The liver is one of the most important organs that helps with digesting food and ridding your body of toxic substances. According to Dr Prashant Shinde, consultant pediatric gastroenterologist and hepatologist at Yashoda Hospitals Hyderabad, liver problems can be caused due to a variety of factors such as viruses, alcohol use, obesityand inherited (genetic) issues.
“With time, conditions that damage this organ can lead to scarring (cirrhosis), which in turn can cause liver failure, a life-threatening condition. But, early treatment may give the liver time to heal,” he says.
On the occasion of World Liver Day today, Dr Shinde lists four of the most common signs of liver failure and the possible treatments. Read on.
1. Fluid retention
Per the doctor, this is the most common sign of liver disease, appearing in 50 per cent of people who have cirrhosis, a condition in which scar tissue replaces healthy liver tissue. Accumulating fluid may cause “distension in your abdomen or swelling in your legs”.
“This happens when high blood pressure develops in your liver veins or when your liver is unable to make albumin protein that prevents leaks from your bloodstream into tissue”.
Treatment options: A low-sodium diet may help alleviate mild fluid retention. For moderate-to-severe retention, your doctor may prescribe diuretics, commonly known as ‘urine pills’. Severe cases often call for paracentesis, using a needle to drain abdominal fluid.
It causes darker urine and a yellowish tint in skin or the whites of your eyes. It happens when bilirubin, a pigment that forms when red blood cells break down, builds up in your bloodstream. A healthy liver absorbs bilirubin and converts it into bile. Your body then excretes it in stool. When the liver is sick, it may not function optimally, the doctor explains.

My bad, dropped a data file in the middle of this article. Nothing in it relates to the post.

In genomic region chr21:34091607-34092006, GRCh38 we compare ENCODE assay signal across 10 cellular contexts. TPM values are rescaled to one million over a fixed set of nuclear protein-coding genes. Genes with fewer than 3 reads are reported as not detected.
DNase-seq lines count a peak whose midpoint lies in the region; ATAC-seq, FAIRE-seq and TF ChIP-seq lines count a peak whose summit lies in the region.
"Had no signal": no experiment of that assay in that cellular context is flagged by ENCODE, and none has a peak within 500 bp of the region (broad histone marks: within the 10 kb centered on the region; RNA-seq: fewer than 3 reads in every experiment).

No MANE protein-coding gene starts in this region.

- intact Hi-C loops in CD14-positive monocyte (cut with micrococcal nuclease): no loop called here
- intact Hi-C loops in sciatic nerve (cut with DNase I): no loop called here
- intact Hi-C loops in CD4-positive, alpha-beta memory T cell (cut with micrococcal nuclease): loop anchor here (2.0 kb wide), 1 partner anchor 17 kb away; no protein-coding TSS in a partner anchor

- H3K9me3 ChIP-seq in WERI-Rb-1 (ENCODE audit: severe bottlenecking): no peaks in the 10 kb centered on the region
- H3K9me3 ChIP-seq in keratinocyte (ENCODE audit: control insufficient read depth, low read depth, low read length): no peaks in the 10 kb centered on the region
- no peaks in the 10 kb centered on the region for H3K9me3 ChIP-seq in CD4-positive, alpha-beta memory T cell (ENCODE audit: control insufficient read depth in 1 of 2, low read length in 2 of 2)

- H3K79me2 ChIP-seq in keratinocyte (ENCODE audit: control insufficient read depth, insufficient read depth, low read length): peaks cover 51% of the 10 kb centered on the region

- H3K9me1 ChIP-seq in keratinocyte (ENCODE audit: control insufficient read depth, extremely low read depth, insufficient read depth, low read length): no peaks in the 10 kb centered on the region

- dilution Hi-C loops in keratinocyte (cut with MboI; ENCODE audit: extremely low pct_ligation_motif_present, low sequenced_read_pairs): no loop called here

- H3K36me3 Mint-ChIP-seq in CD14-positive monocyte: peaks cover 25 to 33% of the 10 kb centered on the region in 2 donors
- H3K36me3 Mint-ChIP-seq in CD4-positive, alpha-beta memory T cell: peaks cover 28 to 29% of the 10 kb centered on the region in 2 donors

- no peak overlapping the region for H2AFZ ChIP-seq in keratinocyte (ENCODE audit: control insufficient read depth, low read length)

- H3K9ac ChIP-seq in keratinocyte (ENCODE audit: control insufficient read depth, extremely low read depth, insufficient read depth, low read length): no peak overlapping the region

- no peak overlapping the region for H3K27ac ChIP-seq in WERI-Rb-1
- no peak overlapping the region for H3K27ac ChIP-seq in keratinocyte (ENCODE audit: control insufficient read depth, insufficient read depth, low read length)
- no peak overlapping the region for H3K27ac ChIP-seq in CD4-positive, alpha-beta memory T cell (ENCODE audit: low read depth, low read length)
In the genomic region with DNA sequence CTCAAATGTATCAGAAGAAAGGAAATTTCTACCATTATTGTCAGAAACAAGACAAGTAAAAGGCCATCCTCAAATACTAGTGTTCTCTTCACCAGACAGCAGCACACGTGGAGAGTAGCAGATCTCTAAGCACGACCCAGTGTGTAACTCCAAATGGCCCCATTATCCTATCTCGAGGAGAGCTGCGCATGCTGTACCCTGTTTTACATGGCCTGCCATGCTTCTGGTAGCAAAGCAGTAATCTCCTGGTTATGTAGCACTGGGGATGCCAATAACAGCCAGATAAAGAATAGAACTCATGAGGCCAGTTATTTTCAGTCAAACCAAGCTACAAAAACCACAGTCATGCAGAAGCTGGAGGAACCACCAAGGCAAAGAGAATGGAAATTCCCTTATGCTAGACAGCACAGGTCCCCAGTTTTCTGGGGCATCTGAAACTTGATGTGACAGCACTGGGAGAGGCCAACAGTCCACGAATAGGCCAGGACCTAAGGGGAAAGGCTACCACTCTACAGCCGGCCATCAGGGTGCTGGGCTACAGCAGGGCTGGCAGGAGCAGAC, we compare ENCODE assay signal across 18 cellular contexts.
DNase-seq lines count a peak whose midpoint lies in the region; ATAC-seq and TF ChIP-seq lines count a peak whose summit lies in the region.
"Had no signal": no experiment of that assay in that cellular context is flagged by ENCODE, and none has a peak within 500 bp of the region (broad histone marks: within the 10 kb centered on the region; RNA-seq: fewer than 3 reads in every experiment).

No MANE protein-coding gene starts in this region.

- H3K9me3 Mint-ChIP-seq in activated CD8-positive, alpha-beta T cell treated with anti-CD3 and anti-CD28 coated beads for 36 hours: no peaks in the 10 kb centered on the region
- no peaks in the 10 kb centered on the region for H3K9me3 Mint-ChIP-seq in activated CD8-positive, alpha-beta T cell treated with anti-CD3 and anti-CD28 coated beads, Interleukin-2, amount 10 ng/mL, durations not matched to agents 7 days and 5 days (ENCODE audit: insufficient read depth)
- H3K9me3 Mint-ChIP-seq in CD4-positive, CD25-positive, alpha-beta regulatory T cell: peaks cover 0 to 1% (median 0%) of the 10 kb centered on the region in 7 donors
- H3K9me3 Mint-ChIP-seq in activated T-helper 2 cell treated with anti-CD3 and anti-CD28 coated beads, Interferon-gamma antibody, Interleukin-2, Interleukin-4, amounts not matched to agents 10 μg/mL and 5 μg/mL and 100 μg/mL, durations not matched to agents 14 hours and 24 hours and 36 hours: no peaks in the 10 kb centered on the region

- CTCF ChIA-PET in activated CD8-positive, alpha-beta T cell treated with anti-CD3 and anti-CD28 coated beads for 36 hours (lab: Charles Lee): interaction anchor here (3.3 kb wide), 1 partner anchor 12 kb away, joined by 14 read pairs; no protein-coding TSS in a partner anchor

Treatment options: Jaundice is a one of the signs of liver failure; if you have it, your doctor may evaluate you for a liver transplant depending on the cause.
Dr Shinde says the liver typically cycles about 25 per cent of blood from the portal vein. But cirrhosis creates an opportunity for bleeding. The patient may vomit blood or notice blood in stool or rectal bleeding.
“Usually, the flow through the liver is like driving through a highway — it’s rapid. But, when you have cirrhosis, that highway, because of scarring, becomes a bumpy road. Consequently, the blood tries to find detours, which send it to the spleen that enlarges as it tries to relieve the congestion. Varicose veins may develop in your esophagus and stomach.
“A healthy liver produces clotting proteins. But, a sick liver can’t. An enlarged spleen collects platelets from your bloodstream. A low platelet count makes you more susceptible to nosebleeds and bleeding gums.”
Treatment options: If you’re vomiting blood, go to the emergency room. Doctors will evaluate and stop your bleeding using an upper gastrointestinal endoscopy. If bleeding is severe, they may implant a stent to connect veins running in and out of your liver and create a new pathway for blood.
When your liver is unable to filter toxins, they may travel to your brain. The resulting condition, known as ‘hepatic encephalopathy’, can cause confusion, memory problems, lethargy, and coma.
Treatment options: The standard treatment is the laxative lactulose; it binds to toxins in the colon and flushes them out before they get into your bloodstream. Next level is a liver transplant.
Four tips for keeping your liver healthy:
1. Exercise at least five times a week for at least 30 minutes.
2. Eat a healthy diet that is low in refined sugars, processed foods, sweets, sodas, and refined carbohydrates. Choose fruits, vegetables and high-fibre foods.
3. Avoid alcohol.
4. Maintain a healthy weight.